Police in Israel arrested more than a dozen people after nationwide protests in a growing and persistent violent crackdown on Prime Minister Benjamin Netanyahu and his approach to the corona virus crisis.
People’s homes demonstrated outside of Mr. Netanyahu’s official residence in Jerusalem, and hundreds gathered in a seafront park in Tel Aviv, demanded the Prime Minister’s resignation and beat his response to the crisis.
For the first time since the wave of protests weeks ago, hundreds also gathered outside Mr. Netanyahu’s private home in the posh coastal town of Caesarea, where they were greeted by heavy security.
Demonstrators along bridges and intersections waved black flags, symbolizing one of the movements behind the protests demanding the removal of the Prime Minister.
The protests emerge as one of the biggest challenges for Mr. Netanyahu’s long-term rule, as demonstrations on cost of living brought hundreds of thousands to the streets in 2011.
They live up to what critics say the prime minister encountered the clumsy fiddle of the Covid-19 response and in the shadow of his corruption trial, which resumed earlier this month.
At a news conference coinciding with protests last week, Mr. Netanyahu addressed emerging protests and warned protesters, “Don’t drag the country into anarchy, violence, vandalism.”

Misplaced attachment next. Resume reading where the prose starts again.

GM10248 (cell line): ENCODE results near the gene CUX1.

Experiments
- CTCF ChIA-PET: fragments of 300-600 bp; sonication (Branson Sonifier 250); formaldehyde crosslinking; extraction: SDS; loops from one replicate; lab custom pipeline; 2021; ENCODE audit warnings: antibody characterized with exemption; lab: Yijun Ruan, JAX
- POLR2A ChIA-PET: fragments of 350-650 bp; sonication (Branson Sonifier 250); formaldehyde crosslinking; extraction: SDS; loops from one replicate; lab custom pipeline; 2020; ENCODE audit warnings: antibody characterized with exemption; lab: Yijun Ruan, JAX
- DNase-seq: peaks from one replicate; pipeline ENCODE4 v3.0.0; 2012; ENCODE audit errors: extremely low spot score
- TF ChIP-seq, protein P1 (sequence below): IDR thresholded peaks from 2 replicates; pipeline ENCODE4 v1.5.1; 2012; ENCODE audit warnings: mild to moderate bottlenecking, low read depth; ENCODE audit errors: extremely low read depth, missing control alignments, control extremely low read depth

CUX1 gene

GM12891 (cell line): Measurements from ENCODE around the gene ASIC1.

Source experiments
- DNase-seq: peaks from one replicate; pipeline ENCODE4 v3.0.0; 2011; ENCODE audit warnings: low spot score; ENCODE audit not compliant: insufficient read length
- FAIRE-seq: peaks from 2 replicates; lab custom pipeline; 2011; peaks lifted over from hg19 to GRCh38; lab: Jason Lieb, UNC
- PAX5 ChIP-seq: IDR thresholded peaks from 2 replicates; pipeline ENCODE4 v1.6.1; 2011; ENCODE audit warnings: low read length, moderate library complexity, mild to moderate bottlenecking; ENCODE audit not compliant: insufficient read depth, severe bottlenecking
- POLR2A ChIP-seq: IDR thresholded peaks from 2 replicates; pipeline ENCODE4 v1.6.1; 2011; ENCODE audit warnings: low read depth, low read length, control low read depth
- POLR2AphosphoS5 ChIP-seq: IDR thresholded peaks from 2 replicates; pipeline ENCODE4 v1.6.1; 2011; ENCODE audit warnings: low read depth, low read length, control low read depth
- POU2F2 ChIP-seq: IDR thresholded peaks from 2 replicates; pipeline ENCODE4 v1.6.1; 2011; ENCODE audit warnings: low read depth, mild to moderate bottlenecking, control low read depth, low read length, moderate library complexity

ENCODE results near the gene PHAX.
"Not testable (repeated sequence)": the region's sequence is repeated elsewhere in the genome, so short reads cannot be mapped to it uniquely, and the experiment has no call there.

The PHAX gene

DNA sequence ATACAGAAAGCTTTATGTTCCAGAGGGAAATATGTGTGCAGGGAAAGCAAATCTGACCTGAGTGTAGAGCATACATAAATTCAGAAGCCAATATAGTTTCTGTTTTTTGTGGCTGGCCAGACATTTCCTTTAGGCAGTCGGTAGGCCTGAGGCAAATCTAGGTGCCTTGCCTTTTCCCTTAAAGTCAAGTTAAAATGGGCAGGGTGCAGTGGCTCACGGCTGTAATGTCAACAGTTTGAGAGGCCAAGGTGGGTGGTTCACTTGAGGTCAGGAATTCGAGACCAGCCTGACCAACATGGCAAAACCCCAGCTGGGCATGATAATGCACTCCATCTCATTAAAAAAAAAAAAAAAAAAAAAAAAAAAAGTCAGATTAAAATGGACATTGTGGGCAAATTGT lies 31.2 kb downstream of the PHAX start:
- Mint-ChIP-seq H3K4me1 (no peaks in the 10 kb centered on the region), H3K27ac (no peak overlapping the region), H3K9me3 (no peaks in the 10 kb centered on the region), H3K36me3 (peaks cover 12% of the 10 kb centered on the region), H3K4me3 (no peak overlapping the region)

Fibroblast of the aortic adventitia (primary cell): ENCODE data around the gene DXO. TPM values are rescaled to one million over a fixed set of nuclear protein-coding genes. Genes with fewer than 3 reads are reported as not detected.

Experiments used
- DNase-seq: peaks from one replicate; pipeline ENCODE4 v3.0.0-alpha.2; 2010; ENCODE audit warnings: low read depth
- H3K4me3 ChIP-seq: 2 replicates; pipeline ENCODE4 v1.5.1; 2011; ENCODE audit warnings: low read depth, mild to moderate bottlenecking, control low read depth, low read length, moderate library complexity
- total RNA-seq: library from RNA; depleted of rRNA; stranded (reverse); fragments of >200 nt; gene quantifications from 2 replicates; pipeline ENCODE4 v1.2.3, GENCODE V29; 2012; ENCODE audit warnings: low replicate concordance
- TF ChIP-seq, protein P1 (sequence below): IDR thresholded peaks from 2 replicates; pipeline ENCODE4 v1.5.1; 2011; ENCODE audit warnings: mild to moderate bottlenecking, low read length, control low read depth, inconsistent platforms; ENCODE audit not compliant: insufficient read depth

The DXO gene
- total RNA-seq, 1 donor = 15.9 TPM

Critics say the police have been brutal in trying to clean up the protests, using water cannons to dislodge them and in some cases cause injury.
Police say protesters who ignore calls to spread are being removed to restore order.
Police fired water cannons at protesters at the Jerusalem protest, saying 12 people were arrested there for being involved in disturbances.
Two other people were arrested in separate locations for attacking protesters with pepper spray and a knife.
Israel appeared to have had its first wave of coronavirus infections in the spring, with Netanyahu bragging that Israel was one of the most successful countries in the world in its response to the virus.
But what critics say was a hasty and ill-conceived reopening that sparked new business, with Israel now claiming one of the highest infection rates in the world, adjusted for the population.
The government, which was set up with the aim of concentrating on fighting the virus, has slowly and hesitantly set out to stem the new outbreak.
Israel has since re-imposed some restrictions after an extensive lockdown in the spring paralyzed its economy.
Unemployment has since risen to over 20%, from about 3.9% before the outbreak, and anger has grown over the government’s financial assistance plans, which have been criticized for giving the poor a little or nothing.
The crisis has rocketed public confidence in Mr Netanyahu and his government at a time when the Israeli leader could use the aid.
A court earlier this month decided that the Prime Minister’s corruption trial would resume in January with three hearings a week, a pace that keeps his legal woes firmly in the public consciousness, raising questions about his ability to counter and defend the charges at the same time To keep him out.
Netanyahu has been charged with fraud, breaches of trust and taking bribes in a series of scandals involving billionaires and media magnates.
He denies wrongdoing and accuses the media, the judiciary and law enforcement agencies of plotting to overthrow him against the will of the people.